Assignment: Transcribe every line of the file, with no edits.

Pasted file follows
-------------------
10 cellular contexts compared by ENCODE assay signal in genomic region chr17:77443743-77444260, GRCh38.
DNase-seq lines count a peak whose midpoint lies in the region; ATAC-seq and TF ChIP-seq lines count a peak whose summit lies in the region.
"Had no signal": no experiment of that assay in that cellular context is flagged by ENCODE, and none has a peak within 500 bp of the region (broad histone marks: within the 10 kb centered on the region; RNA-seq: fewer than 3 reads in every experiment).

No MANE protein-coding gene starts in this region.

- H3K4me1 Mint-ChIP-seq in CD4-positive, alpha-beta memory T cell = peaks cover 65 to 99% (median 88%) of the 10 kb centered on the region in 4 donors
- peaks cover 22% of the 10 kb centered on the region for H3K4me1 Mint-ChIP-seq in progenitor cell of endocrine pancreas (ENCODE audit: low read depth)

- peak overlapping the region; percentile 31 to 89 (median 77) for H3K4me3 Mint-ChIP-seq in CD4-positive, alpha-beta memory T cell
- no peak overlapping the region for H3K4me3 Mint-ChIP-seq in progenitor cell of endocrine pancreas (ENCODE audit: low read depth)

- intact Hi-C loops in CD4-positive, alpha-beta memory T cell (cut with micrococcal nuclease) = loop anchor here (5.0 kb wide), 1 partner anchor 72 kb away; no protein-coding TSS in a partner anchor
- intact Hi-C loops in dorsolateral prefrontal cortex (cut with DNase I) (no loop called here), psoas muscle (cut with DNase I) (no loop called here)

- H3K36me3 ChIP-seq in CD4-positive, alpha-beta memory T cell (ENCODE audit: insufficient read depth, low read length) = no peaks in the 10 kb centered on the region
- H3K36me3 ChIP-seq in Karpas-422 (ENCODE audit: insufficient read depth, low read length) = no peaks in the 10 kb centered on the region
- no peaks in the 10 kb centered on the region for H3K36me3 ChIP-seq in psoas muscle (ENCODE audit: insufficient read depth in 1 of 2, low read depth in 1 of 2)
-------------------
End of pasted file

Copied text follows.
10 cellular contexts compared by ENCODE assay signal in genomic region chr17:77443743-77444260, GRCh38.
DNase-seq lines count a peak whose midpoint lies in the region; ATAC-seq and TF ChIP-seq lines count a peak whose summit lies in the region.
"Had no signal": no experiment of that assay in that cellular context is flagged by ENCODE, and none has a peak within 500 bp of the region (broad histone marks: within the 10 kb centered on the region; RNA-seq: fewer than 3 reads in every experiment).

No MANE protein-coding gene starts in this region.

- H3K4me1 Mint-ChIP-seq in CD4-positive, alpha-beta memory T cell = peaks cover 65 to 99% (median 88%) of the 10 kb centered on the region in 4 donors
- peaks cover 22% of the 10 kb centered on the region for H3K4me1 Mint-ChIP-seq in progenitor cell of endocrine pancreas (ENCODE audit: low read depth)

- peak overlapping the region; percentile 31 to 89 (median 77) for H3K4me3 Mint-ChIP-seq in CD4-positive, alpha-beta memory T cell
- no peak overlapping the region for H3K4me3 Mint-ChIP-seq in progenitor cell of endocrine pancreas (ENCODE audit: low read depth)

- intact Hi-C loops in CD4-positive, alpha-beta memory T cell (cut with micrococcal nuclease) = loop anchor here (5.0 kb wide), 1 partner anchor 72 kb away; no protein-coding TSS in a partner anchor
- intact Hi-C loops in dorsolateral prefrontal cortex (cut with DNase I) (no loop called here), psoas muscle (cut with DNase I) (no loop called here)

- H3K36me3 ChIP-seq in CD4-positive, alpha-beta memory T cell (ENCODE audit: insufficient read depth, low read length) = no peaks in the 10 kb centered on the region
- H3K36me3 ChIP-seq in Karpas-422 (ENCODE audit: insufficient read depth, low read length) = no peaks in the 10 kb centered on the region
- no peaks in the 10 kb centered on the region for H3K36me3 ChIP-seq in psoas muscle (ENCODE audit: insufficient read depth in 1 of 2, low read depth in 1 of 2)